The Standard Deviation Ratio (SDR) was first presented as a technical indicator in the March 1992 edition of Technical Analysis of Stocks & Commodities magazine ‘Adapting Moving Averages To Market Volatility‘. The author Tushar S. Chande, Ph.D. used it as the Volatility Index in the original version of his Volatility Index Dynamic Average (VIDYA) or Variable Moving Average (VMA).

Calculating it is as simple as taking the ratio of a Standard Deviation (SD) over one period to that of a longer period where both have the same starting point. One quirk of the SDR is that because the short term SD can become greater than the longer term SD, the ratio has no upper limit but does tend to remain below 1 most of the time (see the example chart below). The higher the ratio, the more spread the recent data is from the mean in relation to the past which should indicate a stronger trend.

It is very helpful to know the strength or lack of a trend as different approaches will be more profitable depending on the market type. But is the Standard Deviation Ratio an effective way to reveal the strength of a trend? To find out we are entering it in the Technical Indicator Fight for Supremacy. We will be testing the SDR as a component in the VIDYA, an Adaptive Moving Average and an Indicator Weighted Moving Average.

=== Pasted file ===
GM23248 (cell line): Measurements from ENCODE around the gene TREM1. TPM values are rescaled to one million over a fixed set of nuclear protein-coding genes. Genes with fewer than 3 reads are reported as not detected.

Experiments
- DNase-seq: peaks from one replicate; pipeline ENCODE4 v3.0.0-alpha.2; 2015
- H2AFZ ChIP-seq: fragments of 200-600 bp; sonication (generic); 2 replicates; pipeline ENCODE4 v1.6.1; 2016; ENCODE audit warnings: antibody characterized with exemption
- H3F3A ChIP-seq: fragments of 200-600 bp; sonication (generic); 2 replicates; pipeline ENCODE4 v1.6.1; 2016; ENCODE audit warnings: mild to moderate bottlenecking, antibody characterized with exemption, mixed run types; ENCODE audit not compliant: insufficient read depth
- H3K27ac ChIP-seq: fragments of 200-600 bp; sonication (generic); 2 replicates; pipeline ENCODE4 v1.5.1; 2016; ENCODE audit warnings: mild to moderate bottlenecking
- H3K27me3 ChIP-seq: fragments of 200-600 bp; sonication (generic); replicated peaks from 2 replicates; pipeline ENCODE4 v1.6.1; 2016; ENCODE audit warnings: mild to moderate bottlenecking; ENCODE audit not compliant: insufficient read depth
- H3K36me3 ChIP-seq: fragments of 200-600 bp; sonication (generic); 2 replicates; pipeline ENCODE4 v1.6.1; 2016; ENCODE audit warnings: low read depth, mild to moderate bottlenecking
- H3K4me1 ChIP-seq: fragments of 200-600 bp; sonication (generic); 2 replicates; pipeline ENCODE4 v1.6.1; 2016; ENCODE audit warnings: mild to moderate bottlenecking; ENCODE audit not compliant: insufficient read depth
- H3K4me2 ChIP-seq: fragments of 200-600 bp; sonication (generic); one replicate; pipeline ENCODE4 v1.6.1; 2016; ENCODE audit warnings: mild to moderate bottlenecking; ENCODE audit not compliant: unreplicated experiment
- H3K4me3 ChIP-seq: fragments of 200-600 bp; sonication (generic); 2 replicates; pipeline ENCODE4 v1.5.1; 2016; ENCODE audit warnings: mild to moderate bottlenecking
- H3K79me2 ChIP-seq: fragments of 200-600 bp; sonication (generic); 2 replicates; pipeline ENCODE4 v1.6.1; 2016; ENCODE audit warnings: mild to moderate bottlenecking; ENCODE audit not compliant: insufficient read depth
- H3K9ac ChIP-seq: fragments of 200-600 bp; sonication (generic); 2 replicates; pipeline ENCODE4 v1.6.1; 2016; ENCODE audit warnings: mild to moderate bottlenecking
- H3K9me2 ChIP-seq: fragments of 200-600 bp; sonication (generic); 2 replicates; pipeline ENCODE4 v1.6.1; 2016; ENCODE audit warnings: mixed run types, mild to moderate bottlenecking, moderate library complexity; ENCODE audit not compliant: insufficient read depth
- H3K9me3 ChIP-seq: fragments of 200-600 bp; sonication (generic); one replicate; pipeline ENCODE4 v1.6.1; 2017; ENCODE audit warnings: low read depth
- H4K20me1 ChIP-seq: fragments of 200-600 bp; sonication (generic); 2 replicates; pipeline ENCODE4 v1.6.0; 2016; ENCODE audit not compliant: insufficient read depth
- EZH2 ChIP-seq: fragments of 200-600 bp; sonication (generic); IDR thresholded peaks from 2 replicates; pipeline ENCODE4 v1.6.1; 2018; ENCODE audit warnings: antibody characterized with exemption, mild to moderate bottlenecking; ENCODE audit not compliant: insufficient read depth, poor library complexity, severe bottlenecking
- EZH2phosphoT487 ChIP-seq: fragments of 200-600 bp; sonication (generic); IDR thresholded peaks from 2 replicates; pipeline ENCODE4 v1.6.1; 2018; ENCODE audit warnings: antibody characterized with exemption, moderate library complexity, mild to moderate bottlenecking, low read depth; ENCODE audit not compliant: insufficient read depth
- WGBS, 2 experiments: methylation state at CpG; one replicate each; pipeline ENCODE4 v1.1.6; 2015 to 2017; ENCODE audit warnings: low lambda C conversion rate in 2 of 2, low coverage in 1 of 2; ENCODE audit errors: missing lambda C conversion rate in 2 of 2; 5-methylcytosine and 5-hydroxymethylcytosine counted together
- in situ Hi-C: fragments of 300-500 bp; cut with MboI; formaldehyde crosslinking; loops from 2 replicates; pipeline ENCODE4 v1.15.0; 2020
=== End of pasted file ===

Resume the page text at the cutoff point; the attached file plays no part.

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### 50 / 100 Standard Deviation Ratio Example

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### Standard Deviation Ratio Excel File

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I have put together an Excel Spreadsheet containing the Standard Deviation Ratio and made it available for FREE download. While the SDR may be very easy to calculate this spreadsheet will automatically adjust to the parameters you specify. Find it at the following link near the bottom of the page under Downloads – Technical Indicators: Standard Deviation Ratio (SDR)

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### Test Results

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As part of the ‘Technical Indicator Fight for Supremacy‘ We have tested/will test the Efficiency Ratio as a component in several technical indicators:

- Standard Deviation Ratio Variable Moving Average (SDR-VMA) –
**Completed**–**Results** - Standard Deviation Ratio Adaptive Moving Average (SDR-AMA) –
**Completed**–**Results** - Standard Deviation Ratio Log Normal Adaptive Moving Average (SDR-LAMA)
- Standard Deviation Ratio Weighted Moving Average (SDR-WMA)

We will also test the SDR as a filter, only taking trades when it indicates a strong trend.

Tags: Excel, Standard Deviation Ratio, Technical Analysis, Technical Indicator, Volatility

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